J. St. A. Jewell, "The Gymnasiums of London: Part X. -- Pierre Vigny's" Health and Strength, May 1904, pages 173-177.
Ask any man who speaks the English language what is the finest system of self-defence, and it's a hundred to one that he will clench his fists intuitively and answer with a grin, "Boxing, of course!" It's in the breed, and has been, from the time when our ancestors were barbarians of a crude order, and it will be for all time.
Ask a Frenchman the same question, and he will hesitate to reply. After consideration he may say, "La savate," but his tone will not indicate the conviction that the answer of the Britisher carries to the same question.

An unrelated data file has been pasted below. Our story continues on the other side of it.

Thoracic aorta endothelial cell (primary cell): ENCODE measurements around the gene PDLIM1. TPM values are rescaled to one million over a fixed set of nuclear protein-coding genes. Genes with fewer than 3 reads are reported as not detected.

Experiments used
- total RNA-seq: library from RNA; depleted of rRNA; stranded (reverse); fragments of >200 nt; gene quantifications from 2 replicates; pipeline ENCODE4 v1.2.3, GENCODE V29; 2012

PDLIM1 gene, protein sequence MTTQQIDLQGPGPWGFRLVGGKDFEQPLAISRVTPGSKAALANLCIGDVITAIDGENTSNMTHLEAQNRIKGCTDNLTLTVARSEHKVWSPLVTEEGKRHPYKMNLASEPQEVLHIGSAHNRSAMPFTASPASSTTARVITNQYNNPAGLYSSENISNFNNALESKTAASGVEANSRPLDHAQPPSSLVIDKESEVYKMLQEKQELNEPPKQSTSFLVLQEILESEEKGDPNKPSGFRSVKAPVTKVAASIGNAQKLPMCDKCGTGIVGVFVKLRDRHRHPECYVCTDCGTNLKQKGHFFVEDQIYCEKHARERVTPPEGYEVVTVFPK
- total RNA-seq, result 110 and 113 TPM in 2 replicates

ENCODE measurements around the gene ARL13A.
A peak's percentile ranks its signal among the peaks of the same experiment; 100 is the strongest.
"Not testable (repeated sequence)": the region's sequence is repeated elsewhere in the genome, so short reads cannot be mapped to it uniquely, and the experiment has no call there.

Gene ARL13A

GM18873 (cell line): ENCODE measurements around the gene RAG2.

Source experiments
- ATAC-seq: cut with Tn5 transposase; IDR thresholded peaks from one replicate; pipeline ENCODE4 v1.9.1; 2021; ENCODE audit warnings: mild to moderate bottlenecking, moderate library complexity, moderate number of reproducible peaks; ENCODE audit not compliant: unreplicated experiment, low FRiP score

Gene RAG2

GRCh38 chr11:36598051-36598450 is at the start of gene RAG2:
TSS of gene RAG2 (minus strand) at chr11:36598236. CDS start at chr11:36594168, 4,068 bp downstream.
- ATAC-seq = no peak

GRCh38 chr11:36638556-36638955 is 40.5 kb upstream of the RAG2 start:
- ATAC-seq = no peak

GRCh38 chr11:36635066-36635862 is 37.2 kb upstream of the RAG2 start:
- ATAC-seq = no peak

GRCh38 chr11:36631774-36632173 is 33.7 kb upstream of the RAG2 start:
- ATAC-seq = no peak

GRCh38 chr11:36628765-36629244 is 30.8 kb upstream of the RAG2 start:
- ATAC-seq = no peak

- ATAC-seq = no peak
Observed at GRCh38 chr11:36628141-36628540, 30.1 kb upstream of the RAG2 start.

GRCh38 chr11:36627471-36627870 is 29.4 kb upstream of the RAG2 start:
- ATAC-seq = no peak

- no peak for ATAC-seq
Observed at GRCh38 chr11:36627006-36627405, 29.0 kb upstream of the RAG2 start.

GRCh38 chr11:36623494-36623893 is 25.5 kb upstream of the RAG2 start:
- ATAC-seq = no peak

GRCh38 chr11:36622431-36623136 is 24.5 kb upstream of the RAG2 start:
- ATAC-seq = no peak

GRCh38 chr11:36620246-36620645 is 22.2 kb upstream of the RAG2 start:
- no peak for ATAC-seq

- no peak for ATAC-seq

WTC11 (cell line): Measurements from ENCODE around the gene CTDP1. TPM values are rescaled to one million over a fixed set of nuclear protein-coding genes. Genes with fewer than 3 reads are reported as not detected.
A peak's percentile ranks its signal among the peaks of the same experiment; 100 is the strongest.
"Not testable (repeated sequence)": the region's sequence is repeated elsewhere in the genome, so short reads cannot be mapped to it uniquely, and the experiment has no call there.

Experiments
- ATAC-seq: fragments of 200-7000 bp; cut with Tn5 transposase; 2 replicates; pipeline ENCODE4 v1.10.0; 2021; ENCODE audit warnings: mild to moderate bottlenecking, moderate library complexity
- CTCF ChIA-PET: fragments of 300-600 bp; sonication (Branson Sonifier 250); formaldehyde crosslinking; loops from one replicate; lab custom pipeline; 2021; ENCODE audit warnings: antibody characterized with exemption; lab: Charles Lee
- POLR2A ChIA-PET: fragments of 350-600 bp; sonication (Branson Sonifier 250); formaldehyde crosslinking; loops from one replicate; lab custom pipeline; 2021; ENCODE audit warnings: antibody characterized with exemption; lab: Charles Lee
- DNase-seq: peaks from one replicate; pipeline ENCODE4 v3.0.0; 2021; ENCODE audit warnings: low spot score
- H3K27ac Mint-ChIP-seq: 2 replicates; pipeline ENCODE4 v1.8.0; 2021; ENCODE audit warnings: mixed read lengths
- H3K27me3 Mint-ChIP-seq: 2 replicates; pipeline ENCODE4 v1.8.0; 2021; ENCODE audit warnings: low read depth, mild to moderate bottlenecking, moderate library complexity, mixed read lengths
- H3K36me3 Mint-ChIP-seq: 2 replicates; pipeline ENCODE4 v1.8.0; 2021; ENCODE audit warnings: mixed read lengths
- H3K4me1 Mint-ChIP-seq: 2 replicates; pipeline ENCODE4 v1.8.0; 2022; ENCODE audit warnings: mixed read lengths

Ask the same question of an Italian, Greek, Portuguese, or South American, and it is ten thousand to one that he'll give preference to the knife. It's all a question of custom and tradition, and when attack comes, a man will resort to what he has been used to, whether it be a quick solid punch from the shoulder, a wicked full-forced kick, or a straight jab or sweeping slash with the knife.
Recognising the want of a system of all-round self-defence, many men have devoted years of study and practice to perfect one, and many who have worked their own pet methods out to nine places of decimals, so to speak, have found weak points when they have put it to the test. In some systems these weak points have remained unremedied for obvious reasons, and the men who have worked at them for years have thrown up the sponge in face of face of innumerable difficulties. These are the self-defence failures.